4.8

The Best Thing We can do in Times of Crisis.

two friends sitting on a raft listen

The best gift we can offer our beloved is our true presence, our true listening. We can ask our beloved one, “Darling, do you think I understand you enough? Please tell me how you are really doing. Please open your heart and help me to understand your joys and difficulties, so I can understand you and truly love you.”

Thich Nhat Hanh

 

This is how it starts: We’re doing well. We’re taking care of our bodies with good food, healing physical practices like yoga or Tai Chi. We’re evolving our psyches and souls with therapists, spiritual advisors, and intuitives. We study books from visionaries like Ken Wilber, Ram Dass, Pema Chödrön, Carl Jung, Sri Ramana Maharshi. We do our utmost to embody loving kindness at home, at work, in the grocery store.

And yet, once in a while we face a crisis that threatens to undo all that Good Work.

It may be an unexpected illness or death in our circle of loved ones. It may be the loss of a job or lover. It may be the terrors of the world finally seeping into our psyches and twisting their barbs into our loving practice.

The golden chariot we’ve been steering through our lives now seems to continually ram itself against an impenetrable wall. We back up, remind ourselves that everything happens for a reason. Move forward. Ram.

We back up again, assuring ourselves that all is well; everything in life is interconnected. Move bravely forward. Ram.

Dizzy, we retreat, pick up our beloved and ragged copy of The Soul of Rumi and snuffle up as many ecstatic, deep image nuggets as we can, waiting impatiently for them to release their salve on our souls. Plow ahead…you get the idea.

So what now?

When someone we care for is having a hard time, what do we do?

We hold space for him, let him speak openly and without judgment. If asked, we may offer some insight. Sometimes we just listen.

Can we not do the same for ourselves? The next time you face inner turmoil—whether it’s a broken heart or a complete existential meltdown—talk. To your self. Stop everything you are doing, get still, and invite the Friend who lives in you to speak with you. (Yes, out loud.)

The dialogue might go like this:

You: [moaning, pacing, solar plexus chakra throbbing]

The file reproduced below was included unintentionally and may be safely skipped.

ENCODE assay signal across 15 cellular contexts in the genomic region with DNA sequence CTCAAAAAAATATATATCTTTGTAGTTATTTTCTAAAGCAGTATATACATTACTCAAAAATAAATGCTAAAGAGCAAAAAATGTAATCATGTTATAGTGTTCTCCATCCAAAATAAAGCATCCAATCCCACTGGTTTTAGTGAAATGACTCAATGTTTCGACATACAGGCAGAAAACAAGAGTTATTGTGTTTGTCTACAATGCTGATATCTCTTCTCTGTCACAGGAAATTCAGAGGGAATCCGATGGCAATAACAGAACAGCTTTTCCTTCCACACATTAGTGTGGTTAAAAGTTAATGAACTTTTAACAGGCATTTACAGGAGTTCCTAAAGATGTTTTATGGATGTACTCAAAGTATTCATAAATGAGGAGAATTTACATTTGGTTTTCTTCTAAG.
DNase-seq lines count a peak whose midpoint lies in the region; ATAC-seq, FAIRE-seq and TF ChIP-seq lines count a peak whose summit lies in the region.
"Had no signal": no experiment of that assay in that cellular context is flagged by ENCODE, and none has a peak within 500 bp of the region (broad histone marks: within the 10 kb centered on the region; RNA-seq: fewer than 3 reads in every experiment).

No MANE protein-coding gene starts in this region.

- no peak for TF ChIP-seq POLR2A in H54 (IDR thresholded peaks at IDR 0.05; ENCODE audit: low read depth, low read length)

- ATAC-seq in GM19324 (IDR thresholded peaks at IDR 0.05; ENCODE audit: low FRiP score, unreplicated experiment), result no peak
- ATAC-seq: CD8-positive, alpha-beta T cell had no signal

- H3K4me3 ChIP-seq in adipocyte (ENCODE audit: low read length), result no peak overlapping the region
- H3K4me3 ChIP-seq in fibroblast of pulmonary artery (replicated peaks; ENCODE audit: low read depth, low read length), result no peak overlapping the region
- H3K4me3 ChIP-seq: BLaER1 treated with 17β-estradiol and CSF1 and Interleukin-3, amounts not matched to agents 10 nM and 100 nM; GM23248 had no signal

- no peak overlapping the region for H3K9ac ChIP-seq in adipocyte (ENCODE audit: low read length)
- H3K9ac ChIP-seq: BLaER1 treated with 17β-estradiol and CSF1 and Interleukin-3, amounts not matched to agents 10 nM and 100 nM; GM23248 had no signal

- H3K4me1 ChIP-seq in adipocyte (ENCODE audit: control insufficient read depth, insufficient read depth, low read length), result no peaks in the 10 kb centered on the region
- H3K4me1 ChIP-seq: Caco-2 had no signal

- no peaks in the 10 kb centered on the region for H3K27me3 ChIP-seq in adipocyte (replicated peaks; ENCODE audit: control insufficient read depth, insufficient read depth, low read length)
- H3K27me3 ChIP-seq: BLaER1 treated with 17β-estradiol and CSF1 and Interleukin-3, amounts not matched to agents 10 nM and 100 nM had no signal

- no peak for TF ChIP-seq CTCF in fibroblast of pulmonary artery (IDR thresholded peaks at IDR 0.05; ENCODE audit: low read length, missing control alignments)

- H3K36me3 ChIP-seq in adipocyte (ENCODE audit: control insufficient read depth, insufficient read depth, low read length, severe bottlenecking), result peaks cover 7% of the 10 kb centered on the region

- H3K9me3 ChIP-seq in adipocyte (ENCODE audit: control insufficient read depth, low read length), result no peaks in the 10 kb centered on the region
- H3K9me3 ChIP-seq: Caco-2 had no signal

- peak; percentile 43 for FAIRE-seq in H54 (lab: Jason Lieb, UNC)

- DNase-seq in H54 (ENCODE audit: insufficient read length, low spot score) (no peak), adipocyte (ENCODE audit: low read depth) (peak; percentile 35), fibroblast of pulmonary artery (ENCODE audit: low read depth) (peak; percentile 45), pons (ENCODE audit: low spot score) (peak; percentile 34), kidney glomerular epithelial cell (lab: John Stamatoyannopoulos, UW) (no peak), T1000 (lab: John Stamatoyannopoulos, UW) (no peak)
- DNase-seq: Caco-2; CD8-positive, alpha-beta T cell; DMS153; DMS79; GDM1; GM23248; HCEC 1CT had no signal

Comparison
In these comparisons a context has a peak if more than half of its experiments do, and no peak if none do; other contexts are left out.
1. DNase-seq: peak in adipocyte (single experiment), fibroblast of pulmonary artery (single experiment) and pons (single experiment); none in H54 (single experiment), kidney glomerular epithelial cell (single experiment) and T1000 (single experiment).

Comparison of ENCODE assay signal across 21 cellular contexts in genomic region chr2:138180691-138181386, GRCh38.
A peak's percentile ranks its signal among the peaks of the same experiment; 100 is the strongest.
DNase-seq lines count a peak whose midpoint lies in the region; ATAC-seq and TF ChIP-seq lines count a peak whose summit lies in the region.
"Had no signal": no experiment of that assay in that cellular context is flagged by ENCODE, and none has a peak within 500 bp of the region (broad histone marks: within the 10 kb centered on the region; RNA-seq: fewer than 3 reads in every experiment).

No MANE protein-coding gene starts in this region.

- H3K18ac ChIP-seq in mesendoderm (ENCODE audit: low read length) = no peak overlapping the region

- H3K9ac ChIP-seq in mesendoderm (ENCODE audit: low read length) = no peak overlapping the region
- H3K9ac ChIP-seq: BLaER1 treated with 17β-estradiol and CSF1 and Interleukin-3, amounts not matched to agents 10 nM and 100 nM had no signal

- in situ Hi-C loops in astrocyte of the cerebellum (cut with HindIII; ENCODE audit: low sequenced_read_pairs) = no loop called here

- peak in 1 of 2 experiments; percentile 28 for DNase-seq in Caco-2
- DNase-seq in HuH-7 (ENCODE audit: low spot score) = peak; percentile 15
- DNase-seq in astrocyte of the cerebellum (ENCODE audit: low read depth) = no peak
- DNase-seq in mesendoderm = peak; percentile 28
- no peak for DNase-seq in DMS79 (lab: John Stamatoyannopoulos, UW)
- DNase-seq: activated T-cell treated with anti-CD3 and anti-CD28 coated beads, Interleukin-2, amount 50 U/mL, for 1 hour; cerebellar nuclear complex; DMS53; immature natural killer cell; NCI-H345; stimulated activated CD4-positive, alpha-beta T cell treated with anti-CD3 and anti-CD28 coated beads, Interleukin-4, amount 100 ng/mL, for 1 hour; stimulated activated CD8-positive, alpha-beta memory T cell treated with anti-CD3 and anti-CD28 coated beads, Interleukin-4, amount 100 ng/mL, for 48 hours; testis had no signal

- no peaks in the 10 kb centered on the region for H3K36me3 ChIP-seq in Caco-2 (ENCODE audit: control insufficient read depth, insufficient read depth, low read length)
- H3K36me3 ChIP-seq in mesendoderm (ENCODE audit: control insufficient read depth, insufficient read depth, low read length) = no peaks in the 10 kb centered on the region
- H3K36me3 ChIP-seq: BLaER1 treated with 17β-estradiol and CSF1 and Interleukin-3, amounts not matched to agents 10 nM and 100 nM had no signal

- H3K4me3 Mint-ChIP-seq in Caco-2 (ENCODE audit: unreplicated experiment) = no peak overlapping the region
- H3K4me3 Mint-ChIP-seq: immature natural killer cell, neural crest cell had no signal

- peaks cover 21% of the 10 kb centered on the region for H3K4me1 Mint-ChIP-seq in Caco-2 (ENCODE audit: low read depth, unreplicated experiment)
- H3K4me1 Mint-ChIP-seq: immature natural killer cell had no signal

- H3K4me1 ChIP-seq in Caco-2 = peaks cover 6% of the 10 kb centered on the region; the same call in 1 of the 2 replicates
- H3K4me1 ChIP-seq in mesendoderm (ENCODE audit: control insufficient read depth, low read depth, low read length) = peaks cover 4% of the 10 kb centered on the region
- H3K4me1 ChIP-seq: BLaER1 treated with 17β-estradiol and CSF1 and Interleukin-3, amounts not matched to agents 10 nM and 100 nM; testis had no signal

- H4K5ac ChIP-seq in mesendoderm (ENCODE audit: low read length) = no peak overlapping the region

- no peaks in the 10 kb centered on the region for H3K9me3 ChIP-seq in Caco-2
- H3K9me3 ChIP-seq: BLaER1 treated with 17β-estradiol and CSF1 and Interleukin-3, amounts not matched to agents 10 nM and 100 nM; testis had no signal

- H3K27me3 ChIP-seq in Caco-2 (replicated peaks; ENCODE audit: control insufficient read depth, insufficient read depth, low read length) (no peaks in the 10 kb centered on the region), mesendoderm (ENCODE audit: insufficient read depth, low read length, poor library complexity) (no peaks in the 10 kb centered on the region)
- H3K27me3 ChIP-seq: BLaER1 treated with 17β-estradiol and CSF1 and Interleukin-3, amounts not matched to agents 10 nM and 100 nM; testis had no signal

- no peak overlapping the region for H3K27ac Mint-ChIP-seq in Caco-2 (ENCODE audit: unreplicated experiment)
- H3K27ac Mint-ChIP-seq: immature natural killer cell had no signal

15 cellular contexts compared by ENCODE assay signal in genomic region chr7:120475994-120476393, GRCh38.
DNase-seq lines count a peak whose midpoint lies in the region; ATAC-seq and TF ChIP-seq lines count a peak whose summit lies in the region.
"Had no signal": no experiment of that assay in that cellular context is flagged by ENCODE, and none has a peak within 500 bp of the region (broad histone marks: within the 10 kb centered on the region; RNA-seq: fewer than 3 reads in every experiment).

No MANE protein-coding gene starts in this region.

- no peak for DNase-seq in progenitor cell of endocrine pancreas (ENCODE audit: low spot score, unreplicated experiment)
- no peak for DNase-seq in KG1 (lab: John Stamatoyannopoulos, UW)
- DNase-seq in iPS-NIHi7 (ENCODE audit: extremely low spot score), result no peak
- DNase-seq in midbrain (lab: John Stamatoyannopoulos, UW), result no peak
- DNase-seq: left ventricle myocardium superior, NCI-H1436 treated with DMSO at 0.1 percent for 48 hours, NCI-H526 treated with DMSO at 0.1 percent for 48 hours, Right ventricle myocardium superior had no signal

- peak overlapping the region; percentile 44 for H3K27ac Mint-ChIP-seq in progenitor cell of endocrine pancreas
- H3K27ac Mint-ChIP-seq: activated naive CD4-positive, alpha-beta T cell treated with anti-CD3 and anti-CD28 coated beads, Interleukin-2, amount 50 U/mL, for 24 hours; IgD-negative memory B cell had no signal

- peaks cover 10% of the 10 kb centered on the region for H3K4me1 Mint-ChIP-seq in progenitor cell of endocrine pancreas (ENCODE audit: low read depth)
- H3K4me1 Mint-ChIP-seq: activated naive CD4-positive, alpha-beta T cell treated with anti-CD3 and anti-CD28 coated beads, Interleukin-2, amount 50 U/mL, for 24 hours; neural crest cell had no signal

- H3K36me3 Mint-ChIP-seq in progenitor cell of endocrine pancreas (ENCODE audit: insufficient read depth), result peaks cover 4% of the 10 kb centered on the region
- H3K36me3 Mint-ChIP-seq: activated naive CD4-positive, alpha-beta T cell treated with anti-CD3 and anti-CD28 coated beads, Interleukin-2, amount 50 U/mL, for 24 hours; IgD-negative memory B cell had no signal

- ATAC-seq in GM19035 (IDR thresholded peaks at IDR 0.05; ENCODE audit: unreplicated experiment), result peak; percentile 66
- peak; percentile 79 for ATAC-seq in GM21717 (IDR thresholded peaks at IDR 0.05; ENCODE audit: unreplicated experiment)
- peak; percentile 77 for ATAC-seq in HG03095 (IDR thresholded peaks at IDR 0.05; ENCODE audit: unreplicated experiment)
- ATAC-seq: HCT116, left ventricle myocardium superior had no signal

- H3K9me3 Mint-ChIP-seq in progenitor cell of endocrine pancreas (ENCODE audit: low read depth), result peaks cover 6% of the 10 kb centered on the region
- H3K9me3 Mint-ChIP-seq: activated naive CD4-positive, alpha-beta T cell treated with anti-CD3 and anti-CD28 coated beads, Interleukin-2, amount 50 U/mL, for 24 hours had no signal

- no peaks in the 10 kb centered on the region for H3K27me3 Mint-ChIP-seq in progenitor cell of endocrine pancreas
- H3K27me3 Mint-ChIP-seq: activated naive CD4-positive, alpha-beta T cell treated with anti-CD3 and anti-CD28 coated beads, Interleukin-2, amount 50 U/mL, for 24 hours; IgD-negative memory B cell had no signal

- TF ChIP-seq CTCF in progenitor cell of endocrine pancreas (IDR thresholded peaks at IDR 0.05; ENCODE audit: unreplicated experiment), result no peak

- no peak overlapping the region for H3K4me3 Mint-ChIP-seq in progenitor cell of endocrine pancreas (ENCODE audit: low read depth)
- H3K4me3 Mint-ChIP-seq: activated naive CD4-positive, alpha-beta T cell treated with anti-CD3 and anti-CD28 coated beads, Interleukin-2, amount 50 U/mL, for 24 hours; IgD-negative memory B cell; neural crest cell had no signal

Friend Self: What is it, my friend? What’s troubling you?

You: I’ve done nothing with my life. Everyone I know has a real career.

Friend Self: Really? You’ve done nothing?

You: Nothing significant. I’m practically middle aged and I’m still a struggling artist (healer/teacher/musician/fill-in-the-blank-with-individuated-life-choice). I’ve taken this really exciting path, but maybe it’s self-indulgent and shit.

Friend Self: How so?

You: What do I have to show for my time here? A bunch of failed attempts at greatness. Doors slam in my face everywhere. Meanwhile, children are dying in wars…

Friend Self: Wow. That was a leap.

You: What?

Friend Self: From your beloved life path to dying children.

You: [sarcastically] We’re all connected, right?

Friend Self: Mm-hmm.

Long pause.

Friend Self: So! What do you want to do about it? Do you want to keep feeling like poop?

You: Maybe. For a minute. [pause] Okay. I don’t like that anymore.

Friend Self: Then what can we do for you right now that will make you feel better? You don’t have to change the world. Just this moment. Name anything.

You: Right now? Honestly? I want a glass of wine and a hot bath.

Friend Self: Done!

 

Now, I don’t mean to imply that all of life’s difficulties can be answered with fermented grape juice and 103-degree tap water. (Although they often help. Peppermint tea is nice, too.) The point here is to stop the downward spiral of negativity by allowing your self—the one intimately connected to Source and your highest good—to be kind to you.

It comes down to just that: Affording yourself the same loving kindness you would give to someone you care for. Doesn’t it feel good when you can give that gift to another human being?

Just a few exchanges of non-judgmental listening and words of support will awaken the nurturing center within you, allowing you to experience its calming benefits. The benefits are twofold, of course, because you are also being cared for by someone who loves you very much.

What a good friend you are to others! Do you have a good reason not to be one to yourself? And if you do, what does it say about the support you offer the dear ones in your life?

Here’s the big secret: It is okay to love ourselves openly and unabashedly. It is a blessing to be our own advocate and champion. In fact, it is absolutely necessary for our psycho-spiritual evolution. The more we practice loving self-talk with ourselves, the purer our Good Work becomes—for others and for our deepest selves.

 

 

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Author: Rachel Astarte

Editor: Renée Picard

Photo: Nishanth Jois at Flickr 

 

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solitudepractice Nov 16, 2014 12:29pm

Timely indeed, Debra! 🙂

debra Nov 15, 2014 8:30am

Hmmmm…. That sounds quite familiar, Rachel!

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Rachel Astarte

Rachel Astarte is a transformational coach, professional voice-over artist, shamanic practitioner, and peace activist. She is currently completing a Masters in Marriage and Family Therapy toward New York State licensure. She is the author of Celebrating Solitude: How to Discover and Honor Your Highest Self.

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